14. Alteration of specific amino acid residues in the acidic domain I of VSV phosphoprotein (P) converts a GAL4-P(I) hybrid into a transcriptional activator. Takacs, A.M., Perrine, K.G., Barik, S., Banerjee, A.K. New Biol. (1991) [Pubmed]
  15. Identification of the gal4 suppressor Sug1 as a subunit of the yeast 26S proteasome. Rubin, D.M., Coux, O., Wefes, I., Hengartner, C., Young, R.A., Goldberg, A.L., Finley, D. Nature (1996) [Pubmed]
  16. Stimulation of GAL4 derivative binding to nucleosomal DNA by the yeast SWI/SNF complex. Côté, J., Quinn, J., Workman, J.L., Peterson, C.L. Science (1994) [Pubmed]
  17. Control of yeast GAL genes by MIG1 repressor: a transcriptional cascade in the glucose response. Nehlin, J.O., Carlberg, M., Ronne, H. EMBO J. (1991) [Pubmed]
  18. Cooperative DNA binding of the yeast transcriptional activator GAL4. Giniger, E., Ptashne, M. Proc. Natl. Acad. Sci. U.S.A. (1988) [Pubmed]
  19. Regulated expression of the GAL4 activator gene in yeast provides a sensitive genetic switch for glucose repression. Griggs, D.W., Johnston, M. Proc. Natl. Acad. Sci. U.S.A. (1991) [Pubmed]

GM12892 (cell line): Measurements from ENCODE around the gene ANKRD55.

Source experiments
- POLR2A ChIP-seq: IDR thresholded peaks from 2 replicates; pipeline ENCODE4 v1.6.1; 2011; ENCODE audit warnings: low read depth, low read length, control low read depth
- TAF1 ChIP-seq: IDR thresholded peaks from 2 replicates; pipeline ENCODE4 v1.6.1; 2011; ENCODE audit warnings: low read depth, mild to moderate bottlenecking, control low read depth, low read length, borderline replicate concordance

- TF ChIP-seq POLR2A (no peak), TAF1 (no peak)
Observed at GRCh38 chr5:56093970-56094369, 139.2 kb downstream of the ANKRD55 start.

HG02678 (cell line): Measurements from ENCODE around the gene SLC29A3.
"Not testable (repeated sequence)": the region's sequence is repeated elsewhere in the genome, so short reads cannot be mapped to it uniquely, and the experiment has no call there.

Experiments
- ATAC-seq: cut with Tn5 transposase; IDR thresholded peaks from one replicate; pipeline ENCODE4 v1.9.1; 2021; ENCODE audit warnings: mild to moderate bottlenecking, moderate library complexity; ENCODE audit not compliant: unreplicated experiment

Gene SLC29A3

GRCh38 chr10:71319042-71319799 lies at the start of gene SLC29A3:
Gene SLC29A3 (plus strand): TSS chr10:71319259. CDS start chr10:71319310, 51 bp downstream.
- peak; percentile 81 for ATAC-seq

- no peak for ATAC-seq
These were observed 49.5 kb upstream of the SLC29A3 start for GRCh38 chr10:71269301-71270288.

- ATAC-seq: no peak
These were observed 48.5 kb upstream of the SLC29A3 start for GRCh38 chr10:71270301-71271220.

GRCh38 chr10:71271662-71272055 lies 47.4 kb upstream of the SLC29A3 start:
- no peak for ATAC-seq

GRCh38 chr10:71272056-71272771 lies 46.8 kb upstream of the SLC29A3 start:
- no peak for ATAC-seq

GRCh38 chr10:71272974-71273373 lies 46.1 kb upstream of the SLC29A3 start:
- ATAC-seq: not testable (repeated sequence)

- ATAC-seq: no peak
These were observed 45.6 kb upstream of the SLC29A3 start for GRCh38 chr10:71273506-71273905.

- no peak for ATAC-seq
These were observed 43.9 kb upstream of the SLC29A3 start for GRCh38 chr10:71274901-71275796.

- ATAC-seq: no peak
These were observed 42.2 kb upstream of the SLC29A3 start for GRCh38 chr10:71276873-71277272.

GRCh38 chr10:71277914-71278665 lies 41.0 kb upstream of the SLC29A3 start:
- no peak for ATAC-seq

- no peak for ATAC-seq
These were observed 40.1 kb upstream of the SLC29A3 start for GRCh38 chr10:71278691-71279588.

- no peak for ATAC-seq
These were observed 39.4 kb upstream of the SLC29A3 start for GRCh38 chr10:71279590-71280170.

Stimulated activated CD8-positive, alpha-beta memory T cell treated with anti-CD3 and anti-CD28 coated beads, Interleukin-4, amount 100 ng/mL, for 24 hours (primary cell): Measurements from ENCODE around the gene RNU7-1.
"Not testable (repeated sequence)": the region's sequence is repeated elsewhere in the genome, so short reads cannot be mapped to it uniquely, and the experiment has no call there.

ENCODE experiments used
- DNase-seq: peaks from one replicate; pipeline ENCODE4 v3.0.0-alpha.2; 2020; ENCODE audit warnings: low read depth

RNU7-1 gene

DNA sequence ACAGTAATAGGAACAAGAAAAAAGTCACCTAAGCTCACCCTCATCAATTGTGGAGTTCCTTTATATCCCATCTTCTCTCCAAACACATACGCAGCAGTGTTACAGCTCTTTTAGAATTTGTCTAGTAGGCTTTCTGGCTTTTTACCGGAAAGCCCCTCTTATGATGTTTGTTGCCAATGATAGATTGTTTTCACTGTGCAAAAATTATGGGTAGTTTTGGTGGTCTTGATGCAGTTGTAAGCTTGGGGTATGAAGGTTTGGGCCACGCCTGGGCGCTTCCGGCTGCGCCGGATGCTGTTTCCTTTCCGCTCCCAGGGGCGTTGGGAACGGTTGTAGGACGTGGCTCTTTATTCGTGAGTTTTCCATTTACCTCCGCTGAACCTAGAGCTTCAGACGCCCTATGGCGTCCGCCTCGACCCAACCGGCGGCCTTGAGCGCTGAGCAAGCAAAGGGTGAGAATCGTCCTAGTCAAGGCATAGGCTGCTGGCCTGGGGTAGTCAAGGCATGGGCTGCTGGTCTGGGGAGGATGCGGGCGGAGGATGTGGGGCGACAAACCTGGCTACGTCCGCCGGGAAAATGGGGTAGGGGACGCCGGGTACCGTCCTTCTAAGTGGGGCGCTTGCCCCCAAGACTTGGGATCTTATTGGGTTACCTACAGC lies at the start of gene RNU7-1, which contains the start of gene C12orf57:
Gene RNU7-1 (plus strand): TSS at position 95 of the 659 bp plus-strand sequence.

20. The yeast UASG is a transcriptional enhancer in human HeLa cells in the presence of the GAL4 trans-activator. Webster, N., Jin, J.R., Green, S., Hollis, M., Chambon, P. Cell (1988) [Pubmed]
  21. Amino terminus of the yeast GAL4 gene product is sufficient for nuclear localization. Silver, P.A., Keegan, L.P., Ptashine, M. Proc. Natl. Acad. Sci. U.S.A. (1984) [Pubmed]
  22. Glutamine-rich domains activate transcription in yeast Saccharomyces cerevisiae. Xiao, H., Jeang, K.T. J. Biol. Chem. (1998) [Pubmed]
  23. Phosphorylation of Ga14p at a single C-terminal residue is necessary for galactose-inducible transcription. Sadowski, I., Costa, C., Dhanawansa, R. Mol. Cell. Biol. (1996) [Pubmed]
  24. Perinuclear localization of chromatin facilitates transcriptional silencing. Andrulis, E.D., Neiman, A.M., Zappulla, D.C., Sternglanz, R. Nature (1998) [Pubmed]
  25. Functional domains of the yeast regulatory protein GAL4. Johnston, S.A., Zavortink, M.J., Debouck, C., Hopper, J.E. Proc. Natl. Acad. Sci. U.S.A. (1986) [Pubmed]
  26. A GAL10-CYC1 hybrid yeast promoter identifies the GAL4 regulatory region as an upstream site. Guarente, L., Yocum, R.R., Gifford, P. Proc. Natl. Acad. Sci. U.S.A. (1982) [Pubmed]
  27. Set2-catalyzed methylation of histone H3 represses basal expression of GAL4 in Saccharomyces cerevisiae. Landry, J., Sutton, A., Hesman, T., Min, J., Xu, R.M., Johnston, M., Sternglanz, R. Mol. Cell. Biol. (2003) [Pubmed]
  28. Action of a RAP1 carboxy-terminal silencing domain reveals an underlying competition between HMR and telomeres in yeast. Buck, S.W., Shore, D. Genes Dev. (1995) [Pubmed]